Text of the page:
Entering college at the University of Vermont, my father said, “I don’t care what it is, but get a trade.” And when I was approaching graduation with an accounting background, I had an offer from a Big 5 audit firm and was studying for the CPA exam. The year was 2002, the firm was Arthur Andersen, and the collapse of their client Enron made that offer as worthless as the fraudulent energy giants’ balance sheet. By 2003, a flooded job market, bad economy, and some poor decisions meant me being an auditor was now as unlikely as me being an engineer or a doctor. I ended up in another ancient profession, sales.
By applying my accounting knowledge to interact, consult, demo, and sell to CFOs, I was successful in financial recruiting and later in corporate performance management (CPM) sales. Yet I had lingering regrets and worries.
What if I hadn’t taken my foot off the gas after getting the offer?
Is pestering CFOs really a trade?
Why didn’t I chase down every local CPA firm and beg them for a job instead of pretending to be John Hamm and say,” The Best, or Nothing”?
That arrogance may be good when selling a Mercedes, but it got me zero interviews for audit roles and landed me in a career that I resented.
In 2012 I walked away from a CPM firm as their #1 sales rep and joined its most formidable competitor. The move was daunting.
Will the grass be greener?
Will my success carry over?
Does the technology really matter that much?
What if this cloud craze dies?
There was no, “Thanks for your request. Our sales rep will follow-up with you to qualify your company…etc.”
With Adaptive Planning, everyone who asks for a free trial gets one. My previous “trial vs. trial” losses made sense now. By the time I was getting on the phone with the CFO, they had already spent hours using my competitor’s tool! The SaaS grass has gotten greener, but I was still lacking a true sense of pride in my trade.
That all changed last week when I attended IE.Group’s Boston FP&A Innovation Summit and heard three customers speak about their experience with SaaS applications, including Adaptive Planning’s solution suite. The first was Tim Sousa, Controller for Gemvara, a Boston-based e-commerce start-up delivering customizable fine gemstone jewelry.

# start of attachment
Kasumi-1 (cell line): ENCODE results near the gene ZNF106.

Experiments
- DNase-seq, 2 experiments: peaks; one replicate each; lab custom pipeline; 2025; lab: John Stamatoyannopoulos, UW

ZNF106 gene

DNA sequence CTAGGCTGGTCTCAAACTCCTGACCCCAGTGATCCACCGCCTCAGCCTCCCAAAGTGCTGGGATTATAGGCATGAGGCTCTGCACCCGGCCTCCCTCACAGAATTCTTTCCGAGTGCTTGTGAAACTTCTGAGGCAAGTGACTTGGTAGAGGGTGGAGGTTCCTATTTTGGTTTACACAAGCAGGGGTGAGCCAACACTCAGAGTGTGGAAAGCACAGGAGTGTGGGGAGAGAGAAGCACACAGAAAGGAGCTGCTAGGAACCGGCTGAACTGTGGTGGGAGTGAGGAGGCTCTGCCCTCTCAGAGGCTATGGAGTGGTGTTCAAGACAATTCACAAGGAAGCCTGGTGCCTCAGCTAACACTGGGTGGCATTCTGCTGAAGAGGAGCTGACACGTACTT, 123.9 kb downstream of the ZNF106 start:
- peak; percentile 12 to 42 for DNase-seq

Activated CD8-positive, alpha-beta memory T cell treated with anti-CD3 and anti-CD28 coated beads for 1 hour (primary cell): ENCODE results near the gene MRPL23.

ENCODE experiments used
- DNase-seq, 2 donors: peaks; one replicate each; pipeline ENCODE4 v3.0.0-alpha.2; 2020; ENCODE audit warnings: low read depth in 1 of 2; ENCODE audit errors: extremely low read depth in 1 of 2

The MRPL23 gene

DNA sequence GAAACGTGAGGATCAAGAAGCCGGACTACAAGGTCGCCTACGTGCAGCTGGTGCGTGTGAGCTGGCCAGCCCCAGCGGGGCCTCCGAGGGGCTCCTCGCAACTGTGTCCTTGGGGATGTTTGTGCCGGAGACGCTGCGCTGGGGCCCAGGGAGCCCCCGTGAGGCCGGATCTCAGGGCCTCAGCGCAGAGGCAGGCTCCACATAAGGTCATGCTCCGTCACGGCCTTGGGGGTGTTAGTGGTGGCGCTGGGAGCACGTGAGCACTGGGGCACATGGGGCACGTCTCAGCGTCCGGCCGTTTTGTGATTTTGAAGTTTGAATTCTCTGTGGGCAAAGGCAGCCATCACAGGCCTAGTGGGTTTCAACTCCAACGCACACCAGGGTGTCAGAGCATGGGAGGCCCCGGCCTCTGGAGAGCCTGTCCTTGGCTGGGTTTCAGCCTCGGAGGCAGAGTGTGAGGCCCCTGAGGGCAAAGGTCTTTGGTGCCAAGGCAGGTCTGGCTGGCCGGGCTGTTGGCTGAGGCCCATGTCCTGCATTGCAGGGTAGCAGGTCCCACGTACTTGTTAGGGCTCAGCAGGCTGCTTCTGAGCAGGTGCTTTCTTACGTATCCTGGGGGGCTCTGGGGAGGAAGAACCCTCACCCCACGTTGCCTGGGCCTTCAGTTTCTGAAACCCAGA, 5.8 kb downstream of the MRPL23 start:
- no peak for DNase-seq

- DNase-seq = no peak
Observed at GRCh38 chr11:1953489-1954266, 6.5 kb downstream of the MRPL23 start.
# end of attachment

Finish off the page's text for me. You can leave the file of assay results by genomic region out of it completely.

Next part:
Within one year of its founding, Gemvara went from one order per day, to dozens, using QuickBooks Online. Gemvara’s hyper-growth was a dream for their investors and a nightmare for Tim, who had to hand-write more checks, process more transactions, distribute more stock options, calculate more sales tax impacts, budget more scenarios, send more invoices, track more people’s time, and approve more expense reports.
Gemvara had outgrown spreadsheets for all of these processes, and was pushing QuickBooks Online to its seams. Their board politely laughed when Tim proposed a six-figure ERP solution. Given their constraints, they pursued what Tim called “ultimately their only option”. QBOL was easy to connect to other cloud applications due to open API’s. As you can see in the graphic below, that’s just what they did.
Expensify – For Expense Reports That Don’t Suck©.
Bill.com – No more signing checks, integrated to their bank accounts.
A Seamless feed from their homegrown online order entry system.
Avalara for Sales Tax.
TimeForce for streamlining time and people tracking.
Corporate Focus for options and 123R.
Adaptive Planning “revolutionizing” their budgeting, reporting, and forecasting process.
All apps feeding data to, or getting data from, QuickBooks Online. A poor wise man’s ERP. Tim saying, “I’m not sure if I could have kept my job, or my sanity, if these SaaS apps hadn’t worked so well together,” was encouraging to hear. That’s the value of integration.
At this year’s show I ran into a friend from high school who, coincidentally, is also an Adaptive customer. He’s the FP&A director of a publicly traded company, and I was glad to hear he was having a great experience with Adaptive. Otherwise, it would have been a pretty awkward encounter.
When Chris Abbiuso (formerly of International Power/GDF Suez, currently an Adaptive Planning employee) said it helped him be a better father, our whole dinner table paused.
The application I sell (sometimes wondering if I had lived up to my potential, if the CFO wants to hear from me, how many voicemails I have to leave) had cut his work week from 70 hours to 40 hours, enabling him to be more present as a father.
Corporate Account Manager may never be a trade that parents raise their kids to be, but I think my father is proud of what I do for a living. I know I am.